The Small Business Reorganization Act of 2019 (“SBRA”) went into effect in February 2020, adding a new “Subchapter V” to Chapter 11 of the Bankruptcy Code.  The SBRA streamlines the process of Chapter 11 bankruptcy reorganization for small businesses and reduces the costs of those proceedings.  The SBRA was originally available to debtors with non-contingent, liquidated debts totaling $2,725,625.00.   However, under the Coronavirus Aid, Relief, and Economic Security (CARES) Act passed by Congress on March 27, 2020, the debt limit for eligible SBRA filers has increased to $7,500,000.00.  This significantly broadens the number of businesses who may utilize the more efficient SBRA reorganization process.

The benefits of the SBRA procedure include eliminating some of the more costly and lawyer-intensive aspects of traditional Chapter 11 relief, such as filing a disclosure statement and payment of United States Trustee fees.  The SBRA also changes rules regarding treatment of business loans secured by a business owner’s residential mortgage.  It creates the position of “Subchapter V Trustee” in an effort to improve the reorganization process.  If it works as intended, the SBRA may reduce the time needed to confirm a reorganization plan, reduce the costs to creditors, and provide a greater chance for effective reorganization.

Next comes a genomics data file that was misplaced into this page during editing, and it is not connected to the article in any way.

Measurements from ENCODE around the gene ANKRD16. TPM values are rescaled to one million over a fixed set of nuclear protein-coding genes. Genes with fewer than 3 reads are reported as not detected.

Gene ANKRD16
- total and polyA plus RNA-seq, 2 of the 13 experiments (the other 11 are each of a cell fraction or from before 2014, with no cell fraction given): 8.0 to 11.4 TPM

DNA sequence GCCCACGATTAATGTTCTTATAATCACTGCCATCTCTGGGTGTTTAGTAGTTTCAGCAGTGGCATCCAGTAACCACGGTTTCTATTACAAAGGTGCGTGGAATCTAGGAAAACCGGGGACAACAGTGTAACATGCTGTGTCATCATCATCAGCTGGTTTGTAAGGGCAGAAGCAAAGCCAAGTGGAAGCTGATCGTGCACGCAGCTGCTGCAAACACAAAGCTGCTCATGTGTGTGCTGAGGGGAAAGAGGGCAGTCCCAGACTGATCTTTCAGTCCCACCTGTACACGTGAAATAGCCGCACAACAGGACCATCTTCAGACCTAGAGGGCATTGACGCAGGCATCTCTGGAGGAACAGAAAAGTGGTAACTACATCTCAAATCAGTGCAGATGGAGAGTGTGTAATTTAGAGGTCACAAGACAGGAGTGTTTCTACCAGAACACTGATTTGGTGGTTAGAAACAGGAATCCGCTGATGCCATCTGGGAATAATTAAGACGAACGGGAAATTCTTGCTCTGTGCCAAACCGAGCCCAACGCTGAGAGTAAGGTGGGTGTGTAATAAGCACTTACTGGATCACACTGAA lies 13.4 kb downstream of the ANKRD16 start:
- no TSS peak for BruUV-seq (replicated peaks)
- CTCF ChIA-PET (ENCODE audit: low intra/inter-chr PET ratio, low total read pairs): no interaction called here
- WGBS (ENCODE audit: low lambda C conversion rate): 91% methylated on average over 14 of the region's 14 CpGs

Davidson Summers, APLC has extensive experience in the field of Chapter 11 reorganization, having served as both primary and local counsel for debtors, creditors’ committees, secured creditors and other claimants.